What did I do? Well, I came to Santa Maddalena with three-quarters of a novel I’d been working on for a year and a half, desperate to finish it. I knew exactly what I wanted to do (I thought), the chapters I needed to write, the sections I needed to rearrange, the stories I still needed to invent to fill in the gaps. So, mostly I wrote. A typical working day for me started about 8am, with breakfast, and went on until dinner in the evening with only a break for lunch. Usually I fitted a walk in there somewhere, mostly after lunch when the pasta was making the desk feel more like a pillow, mostly down to the valley or up to the road again, occasionally following the valley round and back up the hill to make a long circuit. Once or twice I went to Florence. Two or three times a day I stood mournfully on the edge of the swimming pool, wishing despite the weather that it was full. And I looked out of the window, a lot, watching the trees around the studio change from bare frosty branches to sudden clouds of dewy-white blossom to pale green unfolding foliage alive with returning songbirds, watching the storms work their way across the valley, watching the occasional jet streak across the sky. But mostly I wrote, and by the time I left I had a manuscript which said The End on the last page, if not a finished novel.
Regrets? Perhaps that I didn’t give myself enough time to not write. I was caught up in a part romantic, part puritan idea that I could finish this unwieldy book in one final flurry of fourteen hour days, when perhaps I should have allowed myself more space to make use of the experience of being in Tuscany, of going for day-long walks instead of snatching the odd hour or two here and there. (Although, in my defence, the weather was kind of English while I was there…) Maybe the poets have got the right idea; more thinking, less writing. I also regret not speaking Italian or French, but that’s a whole other subject.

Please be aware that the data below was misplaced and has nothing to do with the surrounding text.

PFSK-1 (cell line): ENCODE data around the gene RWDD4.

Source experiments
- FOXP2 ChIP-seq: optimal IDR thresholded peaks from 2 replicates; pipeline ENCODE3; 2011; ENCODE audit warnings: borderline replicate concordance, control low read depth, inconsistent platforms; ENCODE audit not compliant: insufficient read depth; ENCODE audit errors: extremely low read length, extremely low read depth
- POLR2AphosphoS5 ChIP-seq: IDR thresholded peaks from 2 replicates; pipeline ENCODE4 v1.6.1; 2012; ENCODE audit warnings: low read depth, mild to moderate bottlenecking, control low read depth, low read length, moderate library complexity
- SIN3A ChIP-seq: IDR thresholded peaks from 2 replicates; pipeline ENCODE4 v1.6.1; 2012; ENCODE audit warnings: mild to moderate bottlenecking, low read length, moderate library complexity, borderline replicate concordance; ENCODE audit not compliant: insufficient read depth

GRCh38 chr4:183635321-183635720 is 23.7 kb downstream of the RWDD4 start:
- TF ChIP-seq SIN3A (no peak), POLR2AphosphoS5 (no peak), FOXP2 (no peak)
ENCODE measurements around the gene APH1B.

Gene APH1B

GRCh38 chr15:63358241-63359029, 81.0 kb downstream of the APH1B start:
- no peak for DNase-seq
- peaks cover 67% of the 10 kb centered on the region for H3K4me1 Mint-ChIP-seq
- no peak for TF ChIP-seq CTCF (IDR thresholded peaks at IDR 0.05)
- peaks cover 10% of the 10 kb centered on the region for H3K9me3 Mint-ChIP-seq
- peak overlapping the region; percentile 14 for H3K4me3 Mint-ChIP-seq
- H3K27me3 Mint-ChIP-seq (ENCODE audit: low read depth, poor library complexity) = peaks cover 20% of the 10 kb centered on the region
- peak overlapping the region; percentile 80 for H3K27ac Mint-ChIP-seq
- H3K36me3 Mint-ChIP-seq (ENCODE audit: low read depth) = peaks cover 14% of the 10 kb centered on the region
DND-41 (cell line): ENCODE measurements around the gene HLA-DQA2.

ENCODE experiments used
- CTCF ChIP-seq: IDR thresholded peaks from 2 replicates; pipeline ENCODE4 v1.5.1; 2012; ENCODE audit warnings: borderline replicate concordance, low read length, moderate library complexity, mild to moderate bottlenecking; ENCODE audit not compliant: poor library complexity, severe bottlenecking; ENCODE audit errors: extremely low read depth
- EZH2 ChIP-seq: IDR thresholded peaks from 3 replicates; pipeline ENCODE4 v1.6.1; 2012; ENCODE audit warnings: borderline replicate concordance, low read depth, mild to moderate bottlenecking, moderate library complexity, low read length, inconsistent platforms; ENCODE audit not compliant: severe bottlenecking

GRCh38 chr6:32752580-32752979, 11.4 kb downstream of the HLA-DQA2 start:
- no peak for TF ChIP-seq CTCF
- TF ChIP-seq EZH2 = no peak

Comments? It’s only a small thing, but could I suggest that sometimes it was easy to be taken by surprise by the timetable of events at Santa Maddalena? A day out for lunch, a press conference, a guest for dinner – for this uptight Englishman at least, unexpected changes to the writing schedule lead to a certain level of jitteriness. A few days warning would have been appreciated. But maybe that was just me.
I would love to be able to say that I finished my novel at Santa Maddalena, that the quietness, the company, and the good food all combined to give me the final push I needed, but I didn’t. The work I produced during my stay was too intense, too much of an outpouring to be a finished piece. But it was writing of a type I’d been struggling to produce for some time, and it was writing which I’m now able to cut and shape into something a little more measured.
There are no Italian scenes in this novel that I’ve nearly finished, no references to frescoes, wine, or olive groves. There isn’t even an excitable pug dog. But the studio at Santa Maddalena has become a vital part of the book all the same, and a very fond part of my writing life. I’ll send you a copy when it’s done.
Jon McGregor, March 2004.